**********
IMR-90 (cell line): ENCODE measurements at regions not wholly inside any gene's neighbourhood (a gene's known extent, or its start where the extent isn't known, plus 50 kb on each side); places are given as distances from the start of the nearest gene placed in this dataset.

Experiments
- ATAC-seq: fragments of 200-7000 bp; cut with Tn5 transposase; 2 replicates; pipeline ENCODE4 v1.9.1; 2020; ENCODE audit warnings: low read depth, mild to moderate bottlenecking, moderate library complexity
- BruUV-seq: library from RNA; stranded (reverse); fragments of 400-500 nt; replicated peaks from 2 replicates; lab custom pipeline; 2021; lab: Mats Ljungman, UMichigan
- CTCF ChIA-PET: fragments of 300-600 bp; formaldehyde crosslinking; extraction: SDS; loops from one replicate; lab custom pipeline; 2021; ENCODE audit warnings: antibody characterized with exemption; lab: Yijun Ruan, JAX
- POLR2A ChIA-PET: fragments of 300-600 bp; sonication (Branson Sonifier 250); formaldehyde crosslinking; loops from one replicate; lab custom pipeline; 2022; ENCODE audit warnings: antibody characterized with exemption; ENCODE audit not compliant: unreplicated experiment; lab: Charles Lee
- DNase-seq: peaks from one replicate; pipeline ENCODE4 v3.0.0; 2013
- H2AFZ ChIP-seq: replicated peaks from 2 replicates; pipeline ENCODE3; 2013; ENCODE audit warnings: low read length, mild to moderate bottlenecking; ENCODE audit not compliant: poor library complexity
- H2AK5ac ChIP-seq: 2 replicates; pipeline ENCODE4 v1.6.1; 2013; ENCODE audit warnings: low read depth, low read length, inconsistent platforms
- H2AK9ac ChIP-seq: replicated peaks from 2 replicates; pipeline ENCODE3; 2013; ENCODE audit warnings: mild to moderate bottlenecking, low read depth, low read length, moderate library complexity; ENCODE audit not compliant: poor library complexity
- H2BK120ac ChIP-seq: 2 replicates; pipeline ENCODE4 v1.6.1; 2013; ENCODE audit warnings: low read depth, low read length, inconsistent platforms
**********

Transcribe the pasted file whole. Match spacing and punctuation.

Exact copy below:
IMR-90 (cell line): ENCODE measurements at regions not wholly inside any gene's neighbourhood (a gene's known extent, or its start where the extent isn't known, plus 50 kb on each side); places are given as distances from the start of the nearest gene placed in this dataset.

Experiments
- ATAC-seq: fragments of 200-7000 bp; cut with Tn5 transposase; 2 replicates; pipeline ENCODE4 v1.9.1; 2020; ENCODE audit warnings: low read depth, mild to moderate bottlenecking, moderate library complexity
- BruUV-seq: library from RNA; stranded (reverse); fragments of 400-500 nt; replicated peaks from 2 replicates; lab custom pipeline; 2021; lab: Mats Ljungman, UMichigan
- CTCF ChIA-PET: fragments of 300-600 bp; formaldehyde crosslinking; extraction: SDS; loops from one replicate; lab custom pipeline; 2021; ENCODE audit warnings: antibody characterized with exemption; lab: Yijun Ruan, JAX
- POLR2A ChIA-PET: fragments of 300-600 bp; sonication (Branson Sonifier 250); formaldehyde crosslinking; loops from one replicate; lab custom pipeline; 2022; ENCODE audit warnings: antibody characterized with exemption; ENCODE audit not compliant: unreplicated experiment; lab: Charles Lee
- DNase-seq: peaks from one replicate; pipeline ENCODE4 v3.0.0; 2013
- H2AFZ ChIP-seq: replicated peaks from 2 replicates; pipeline ENCODE3; 2013; ENCODE audit warnings: low read length, mild to moderate bottlenecking; ENCODE audit not compliant: poor library complexity
- H2AK5ac ChIP-seq: 2 replicates; pipeline ENCODE4 v1.6.1; 2013; ENCODE audit warnings: low read depth, low read length, inconsistent platforms
- H2AK9ac ChIP-seq: replicated peaks from 2 replicates; pipeline ENCODE3; 2013; ENCODE audit warnings: mild to moderate bottlenecking, low read depth, low read length, moderate library complexity; ENCODE audit not compliant: poor library complexity
- H2BK120ac ChIP-seq: 2 replicates; pipeline ENCODE4 v1.6.1; 2013; ENCODE audit warnings: low read depth, low read length, inconsistent platforms